“In order to thrive in a global 21st society, Attenborough mathematicians are taught the skills of mathematical fluency, reasoning, creative problem solving and the ability to apply maths to make sense of the world.“
At Attenborough School we believe that the teaching of mathematics should be practical, interactive and exploratory.
We use the scheme ‘Maths No Problem!’ to deliver high quality maths lessons to our pupils. We aim to create a climate where all of our children are challenged to justify their mathematical thinking and are guided along their learning journey using physical, ‘concrete’ resources and pictorial representations so that they fully understand the concepts that are being introduced. Each lesson we deliver is broken down into 5 key parts.
“The anchor charts in the classroom help refer back to previous learning and to explain current work. Pupils took great pride in explaining to their peers how to work through fraction calculations, using the anchor chart as a key part of this process” – Core Visit Report, Spring 2023
Structured discussion – ‘Anchor Chart’
As each lesson progresses, the teacher will bring together the thoughts from around the classroom that surround the problem. Through discussion and questioning, we aim to establish the most effective methods to use when trying to grasp the concept being introduced. Teachers model and explain learning using a flipchart (known as our ‘anchor charts’) which are then displayed throughout the unit of work for the children to refer to independently.
Our main aim is for children to gain a deep understanding of each concept we introduce. An important aspect of each lesson is the journal as this allows the children to explain in their own words their understanding of the lessons objectives. There are four types of journal that the children are introduced to throughout their time in Attenborough School.
Descriptive journaling is to – explain and describe how they have reached an answer.
This type of journal is important for all children but is the dominant journal type used with our youngest learners in KS1. In Year 1, the children may be given a template or structure to help them with their thinking. We teach the children how to write explanations, using sentence starters and word banks to support this process of reasoning. By year 6, we expect all our learners to be expressing themselves fluently using both words, diagrams and images.
In this video, Mr Parkinson explains how ‘descriptive journalling’ has been used in our year 2 class to help the children explain their understanding of solving word problems involving division.
Evaluative Journaling is to – spot mistakes and describe how they would correct them
The children may be given two methods and asked which one they believe to be the most efficient. The children will use their understanding of the concept to give their explanations. Similarly, they may be provided with a character who has encountered an error in their thinking and asked to explain what the mistake or misconception is and how they should correct this.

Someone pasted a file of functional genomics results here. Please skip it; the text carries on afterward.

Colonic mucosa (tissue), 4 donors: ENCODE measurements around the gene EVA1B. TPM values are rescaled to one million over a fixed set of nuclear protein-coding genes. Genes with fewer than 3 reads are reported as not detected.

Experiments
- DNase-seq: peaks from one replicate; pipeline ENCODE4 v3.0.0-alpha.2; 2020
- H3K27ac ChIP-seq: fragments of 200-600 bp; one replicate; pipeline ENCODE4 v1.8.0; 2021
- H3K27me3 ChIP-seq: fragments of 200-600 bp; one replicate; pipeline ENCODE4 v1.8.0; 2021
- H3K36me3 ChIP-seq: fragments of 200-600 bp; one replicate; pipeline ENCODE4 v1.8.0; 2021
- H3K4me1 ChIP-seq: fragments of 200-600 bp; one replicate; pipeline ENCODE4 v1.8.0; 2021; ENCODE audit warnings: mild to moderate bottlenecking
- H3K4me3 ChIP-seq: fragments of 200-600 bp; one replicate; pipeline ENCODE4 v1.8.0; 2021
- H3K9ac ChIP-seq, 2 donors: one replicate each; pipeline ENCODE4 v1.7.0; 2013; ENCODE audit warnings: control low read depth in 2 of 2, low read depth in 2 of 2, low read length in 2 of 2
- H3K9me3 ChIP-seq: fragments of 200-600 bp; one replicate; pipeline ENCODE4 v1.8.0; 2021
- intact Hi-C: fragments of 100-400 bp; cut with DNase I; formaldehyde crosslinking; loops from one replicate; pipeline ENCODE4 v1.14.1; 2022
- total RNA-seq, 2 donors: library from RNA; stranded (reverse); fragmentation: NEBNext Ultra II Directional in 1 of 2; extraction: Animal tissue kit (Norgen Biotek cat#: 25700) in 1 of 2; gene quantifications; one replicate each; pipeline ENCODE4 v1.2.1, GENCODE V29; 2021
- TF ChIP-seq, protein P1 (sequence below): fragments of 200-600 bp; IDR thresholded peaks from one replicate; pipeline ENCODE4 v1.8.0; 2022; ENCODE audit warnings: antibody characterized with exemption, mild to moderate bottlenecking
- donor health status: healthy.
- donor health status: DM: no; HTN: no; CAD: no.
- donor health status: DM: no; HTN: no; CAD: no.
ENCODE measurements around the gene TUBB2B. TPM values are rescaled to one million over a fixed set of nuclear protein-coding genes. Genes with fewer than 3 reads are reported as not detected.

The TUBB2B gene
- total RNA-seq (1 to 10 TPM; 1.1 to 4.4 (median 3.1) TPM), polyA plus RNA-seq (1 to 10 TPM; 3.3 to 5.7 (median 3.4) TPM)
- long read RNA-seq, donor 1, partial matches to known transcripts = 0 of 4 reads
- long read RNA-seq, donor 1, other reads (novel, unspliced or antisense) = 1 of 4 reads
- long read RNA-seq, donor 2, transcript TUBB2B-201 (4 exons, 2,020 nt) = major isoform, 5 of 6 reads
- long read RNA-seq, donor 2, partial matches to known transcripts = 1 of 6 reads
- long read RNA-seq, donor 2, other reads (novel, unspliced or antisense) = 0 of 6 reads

Investigative journaling is to – notice patterns and maths rules they can use and describe.
This could be something such as ‘What do you notice when…’ or ‘Is there a pattern…’. The children will be expected to use their journal to explore this question, then using words, explain their findings.
Creative journaling is to – Show you know enough about this part of maths to create your own questions.
A journal that requires a strong understanding of the concepts being taught. This may take the form of one of the following questions, ‘can you create a problem that is similar to the anchor task’ or ‘can you create a problem that will involve the person solving needing to rename 10 tens or 10 hundreds?’
We use ‘workbooks’ during the final part of the lesson as a way of allowing the children to apply their understanding. This part of the lesson is very much independent, if a child is unable to complete all the activities within a specified lesson, then this tell us about their understanding and ability that day. If a child is confident and has a secure understanding then they should be able to complete the tasks with little intervention from the class teacher.
Assessing children’s understanding.
Teachers are continuously assessing the children in every lesson. We are then able to identify which children need to consolidate certain lessons or have some form of intervention to address their misunderstanding.
In addition to this ongoing assessment, we assess our pupils at three specific windows throughout the school calendar. We use ‘PUMA’ as a way of providing insights into how the children are doing in relation to other pupils the same age and whether there are any specific areas of mathematics in which we need to focus on.
Maths Home Learning
Children from years 1-6 will be given home learning in maths to be completed each week. We encourage children to spend no more than 5 minutes each day on their home learning.
Watch the video below to find out more
Home learning should be pitched at a level where the children can be independent but we welcome the support a parent can bring. To help parents support their children’s home learning tasks, we provide access to the ‘Maths No Problem!’ parent guides.
Children will recieve a mark on a maths merit card if they engage with their home learning. This can be filled after 2 weeks of engagement and is equivalent to a full merit card (10 merit points).
Each ‘chapter’ or area of learning is taught in a sequence. This allows the children to learn new concepts and build on these throughout the year. The maths overviews have been constructed to allow mixed year group classes to work on similar concepts at the same time.
Published Blog Post – Maths No Problem – 1st June 2023
Click here to read all about our journey to mastery and how Maths – No Problem! has helped us to raise standards in our lessons.